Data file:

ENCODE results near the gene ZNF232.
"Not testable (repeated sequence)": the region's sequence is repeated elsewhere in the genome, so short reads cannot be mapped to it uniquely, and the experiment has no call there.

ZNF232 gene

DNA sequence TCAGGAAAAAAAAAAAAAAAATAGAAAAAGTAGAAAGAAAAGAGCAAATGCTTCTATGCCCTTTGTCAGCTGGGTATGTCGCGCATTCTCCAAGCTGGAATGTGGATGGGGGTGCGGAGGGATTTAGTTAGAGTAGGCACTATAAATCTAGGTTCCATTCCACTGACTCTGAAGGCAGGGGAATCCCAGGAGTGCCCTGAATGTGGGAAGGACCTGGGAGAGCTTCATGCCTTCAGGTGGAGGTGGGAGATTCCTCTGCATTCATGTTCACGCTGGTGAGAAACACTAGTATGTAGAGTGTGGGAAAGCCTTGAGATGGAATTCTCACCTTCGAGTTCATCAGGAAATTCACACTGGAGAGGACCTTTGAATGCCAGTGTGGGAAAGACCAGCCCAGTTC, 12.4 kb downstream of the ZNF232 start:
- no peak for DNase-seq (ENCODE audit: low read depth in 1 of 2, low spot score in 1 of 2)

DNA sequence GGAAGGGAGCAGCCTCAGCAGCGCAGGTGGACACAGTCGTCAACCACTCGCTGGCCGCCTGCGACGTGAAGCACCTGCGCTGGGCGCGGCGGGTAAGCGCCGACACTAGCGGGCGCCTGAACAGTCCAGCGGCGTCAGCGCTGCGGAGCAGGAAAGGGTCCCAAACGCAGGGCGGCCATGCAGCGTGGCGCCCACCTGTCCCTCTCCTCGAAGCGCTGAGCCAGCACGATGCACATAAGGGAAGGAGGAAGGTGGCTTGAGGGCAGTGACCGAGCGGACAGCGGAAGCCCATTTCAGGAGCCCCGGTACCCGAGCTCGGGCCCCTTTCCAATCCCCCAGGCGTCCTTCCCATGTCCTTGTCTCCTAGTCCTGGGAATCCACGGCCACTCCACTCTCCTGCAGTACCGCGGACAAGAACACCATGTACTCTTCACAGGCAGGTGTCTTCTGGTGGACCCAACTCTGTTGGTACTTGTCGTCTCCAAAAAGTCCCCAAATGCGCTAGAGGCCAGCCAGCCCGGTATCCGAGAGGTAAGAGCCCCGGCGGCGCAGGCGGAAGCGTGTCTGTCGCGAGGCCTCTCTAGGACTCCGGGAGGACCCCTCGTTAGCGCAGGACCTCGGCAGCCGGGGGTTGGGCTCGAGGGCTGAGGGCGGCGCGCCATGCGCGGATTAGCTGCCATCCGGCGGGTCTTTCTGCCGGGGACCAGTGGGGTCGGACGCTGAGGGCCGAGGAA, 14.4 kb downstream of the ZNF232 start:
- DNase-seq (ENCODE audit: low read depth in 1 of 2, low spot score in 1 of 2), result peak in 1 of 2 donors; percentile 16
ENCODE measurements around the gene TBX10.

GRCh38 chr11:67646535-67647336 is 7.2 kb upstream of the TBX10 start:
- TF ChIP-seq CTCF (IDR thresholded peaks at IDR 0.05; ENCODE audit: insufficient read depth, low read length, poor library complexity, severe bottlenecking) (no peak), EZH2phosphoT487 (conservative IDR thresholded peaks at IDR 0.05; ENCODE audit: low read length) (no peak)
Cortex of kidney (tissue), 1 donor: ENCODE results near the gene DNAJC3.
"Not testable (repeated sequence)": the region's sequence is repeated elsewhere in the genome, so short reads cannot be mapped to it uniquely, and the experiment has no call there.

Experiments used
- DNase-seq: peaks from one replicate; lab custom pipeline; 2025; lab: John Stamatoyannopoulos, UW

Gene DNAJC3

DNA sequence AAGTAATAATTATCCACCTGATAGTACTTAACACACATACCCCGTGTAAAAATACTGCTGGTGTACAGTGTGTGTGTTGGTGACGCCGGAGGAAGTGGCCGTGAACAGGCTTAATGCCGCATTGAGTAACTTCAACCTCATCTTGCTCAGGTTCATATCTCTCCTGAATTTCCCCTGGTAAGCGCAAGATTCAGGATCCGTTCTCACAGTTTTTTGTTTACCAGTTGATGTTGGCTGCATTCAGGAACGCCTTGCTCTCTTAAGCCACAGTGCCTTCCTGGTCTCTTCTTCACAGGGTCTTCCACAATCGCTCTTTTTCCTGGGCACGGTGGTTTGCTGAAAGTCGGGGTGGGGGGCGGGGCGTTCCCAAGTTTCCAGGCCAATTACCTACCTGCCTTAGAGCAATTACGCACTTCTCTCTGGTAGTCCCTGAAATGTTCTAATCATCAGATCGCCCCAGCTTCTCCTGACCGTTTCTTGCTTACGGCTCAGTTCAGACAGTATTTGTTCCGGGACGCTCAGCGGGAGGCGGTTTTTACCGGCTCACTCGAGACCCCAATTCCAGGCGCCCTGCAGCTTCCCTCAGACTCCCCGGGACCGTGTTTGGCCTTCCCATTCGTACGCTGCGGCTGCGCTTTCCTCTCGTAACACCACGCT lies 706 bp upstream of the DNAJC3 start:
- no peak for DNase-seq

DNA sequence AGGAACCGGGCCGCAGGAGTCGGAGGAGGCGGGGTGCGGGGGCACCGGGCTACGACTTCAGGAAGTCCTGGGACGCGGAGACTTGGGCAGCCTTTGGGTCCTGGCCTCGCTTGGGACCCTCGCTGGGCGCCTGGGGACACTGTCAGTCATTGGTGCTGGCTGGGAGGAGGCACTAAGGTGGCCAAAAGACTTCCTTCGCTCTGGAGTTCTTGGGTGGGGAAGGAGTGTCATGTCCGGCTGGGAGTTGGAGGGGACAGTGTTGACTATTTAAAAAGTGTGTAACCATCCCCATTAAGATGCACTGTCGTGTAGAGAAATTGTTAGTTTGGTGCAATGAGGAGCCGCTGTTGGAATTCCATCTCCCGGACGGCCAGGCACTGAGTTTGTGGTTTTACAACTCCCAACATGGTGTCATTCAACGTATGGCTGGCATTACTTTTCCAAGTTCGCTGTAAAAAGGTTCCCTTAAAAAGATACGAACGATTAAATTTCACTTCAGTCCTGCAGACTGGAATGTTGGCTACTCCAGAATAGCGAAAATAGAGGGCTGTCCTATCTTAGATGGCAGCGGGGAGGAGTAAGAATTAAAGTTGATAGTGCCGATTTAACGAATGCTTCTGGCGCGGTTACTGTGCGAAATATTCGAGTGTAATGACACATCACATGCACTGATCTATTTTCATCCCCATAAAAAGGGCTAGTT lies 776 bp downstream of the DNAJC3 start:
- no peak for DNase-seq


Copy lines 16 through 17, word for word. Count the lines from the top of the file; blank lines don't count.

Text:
DNA sequence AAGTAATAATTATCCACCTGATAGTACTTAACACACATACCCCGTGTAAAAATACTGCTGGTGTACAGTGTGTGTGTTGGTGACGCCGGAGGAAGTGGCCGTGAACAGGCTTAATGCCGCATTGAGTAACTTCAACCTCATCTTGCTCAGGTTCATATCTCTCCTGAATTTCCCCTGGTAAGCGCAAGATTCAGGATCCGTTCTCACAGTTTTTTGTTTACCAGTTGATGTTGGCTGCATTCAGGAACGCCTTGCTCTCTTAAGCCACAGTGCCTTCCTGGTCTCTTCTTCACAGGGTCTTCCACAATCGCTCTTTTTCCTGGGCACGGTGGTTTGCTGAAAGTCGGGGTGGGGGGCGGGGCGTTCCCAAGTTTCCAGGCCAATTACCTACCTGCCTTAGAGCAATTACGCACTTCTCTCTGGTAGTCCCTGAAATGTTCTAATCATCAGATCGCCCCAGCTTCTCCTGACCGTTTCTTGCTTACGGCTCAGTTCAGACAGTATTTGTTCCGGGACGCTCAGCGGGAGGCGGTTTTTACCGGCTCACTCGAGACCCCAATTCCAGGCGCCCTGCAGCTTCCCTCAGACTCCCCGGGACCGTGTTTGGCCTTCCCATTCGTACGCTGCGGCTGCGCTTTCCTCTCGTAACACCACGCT lies 706 bp upstream of the DNAJC3 start:
- no peak for DNase-seq